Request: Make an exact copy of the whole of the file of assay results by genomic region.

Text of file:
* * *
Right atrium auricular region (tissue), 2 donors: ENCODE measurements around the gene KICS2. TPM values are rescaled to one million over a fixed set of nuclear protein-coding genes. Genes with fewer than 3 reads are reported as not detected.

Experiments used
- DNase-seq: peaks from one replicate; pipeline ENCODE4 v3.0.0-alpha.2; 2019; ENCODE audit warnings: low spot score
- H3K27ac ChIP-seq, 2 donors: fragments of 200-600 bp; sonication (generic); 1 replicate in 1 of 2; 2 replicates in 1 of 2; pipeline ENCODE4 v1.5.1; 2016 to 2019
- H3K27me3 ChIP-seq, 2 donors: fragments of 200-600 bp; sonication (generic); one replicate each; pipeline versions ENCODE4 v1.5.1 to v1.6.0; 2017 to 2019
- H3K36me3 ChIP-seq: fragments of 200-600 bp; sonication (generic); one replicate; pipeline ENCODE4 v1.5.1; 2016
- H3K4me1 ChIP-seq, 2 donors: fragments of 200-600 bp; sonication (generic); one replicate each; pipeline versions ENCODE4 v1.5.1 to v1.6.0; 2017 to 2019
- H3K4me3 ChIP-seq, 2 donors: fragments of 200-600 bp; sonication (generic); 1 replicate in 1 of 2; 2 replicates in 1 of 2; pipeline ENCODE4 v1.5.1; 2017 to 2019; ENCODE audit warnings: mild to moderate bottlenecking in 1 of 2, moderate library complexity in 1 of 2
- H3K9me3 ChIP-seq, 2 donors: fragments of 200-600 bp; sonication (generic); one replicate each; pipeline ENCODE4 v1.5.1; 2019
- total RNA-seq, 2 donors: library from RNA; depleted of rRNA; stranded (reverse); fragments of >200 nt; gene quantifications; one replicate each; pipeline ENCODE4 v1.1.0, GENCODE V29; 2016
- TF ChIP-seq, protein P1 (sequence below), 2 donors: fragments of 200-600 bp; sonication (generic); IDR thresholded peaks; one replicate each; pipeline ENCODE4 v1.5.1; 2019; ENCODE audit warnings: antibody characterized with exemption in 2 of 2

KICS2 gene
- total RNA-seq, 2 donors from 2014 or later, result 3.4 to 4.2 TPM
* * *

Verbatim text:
Right atrium auricular region (tissue), 2 donors: ENCODE measurements around the gene KICS2. TPM values are rescaled to one million over a fixed set of nuclear protein-coding genes. Genes with fewer than 3 reads are reported as not detected.

Experiments used
- DNase-seq: peaks from one replicate; pipeline ENCODE4 v3.0.0-alpha.2; 2019; ENCODE audit warnings: low spot score
- H3K27ac ChIP-seq, 2 donors: fragments of 200-600 bp; sonication (generic); 1 replicate in 1 of 2; 2 replicates in 1 of 2; pipeline ENCODE4 v1.5.1; 2016 to 2019
- H3K27me3 ChIP-seq, 2 donors: fragments of 200-600 bp; sonication (generic); one replicate each; pipeline versions ENCODE4 v1.5.1 to v1.6.0; 2017 to 2019
- H3K36me3 ChIP-seq: fragments of 200-600 bp; sonication (generic); one replicate; pipeline ENCODE4 v1.5.1; 2016
- H3K4me1 ChIP-seq, 2 donors: fragments of 200-600 bp; sonication (generic); one replicate each; pipeline versions ENCODE4 v1.5.1 to v1.6.0; 2017 to 2019
- H3K4me3 ChIP-seq, 2 donors: fragments of 200-600 bp; sonication (generic); 1 replicate in 1 of 2; 2 replicates in 1 of 2; pipeline ENCODE4 v1.5.1; 2017 to 2019; ENCODE audit warnings: mild to moderate bottlenecking in 1 of 2, moderate library complexity in 1 of 2
- H3K9me3 ChIP-seq, 2 donors: fragments of 200-600 bp; sonication (generic); one replicate each; pipeline ENCODE4 v1.5.1; 2019
- total RNA-seq, 2 donors: library from RNA; depleted of rRNA; stranded (reverse); fragments of >200 nt; gene quantifications; one replicate each; pipeline ENCODE4 v1.1.0, GENCODE V29; 2016
- TF ChIP-seq, protein P1 (sequence below), 2 donors: fragments of 200-600 bp; sonication (generic); IDR thresholded peaks; one replicate each; pipeline ENCODE4 v1.5.1; 2019; ENCODE audit warnings: antibody characterized with exemption in 2 of 2

KICS2 gene
- total RNA-seq, 2 donors from 2014 or later, result 3.4 to 4.2 TPM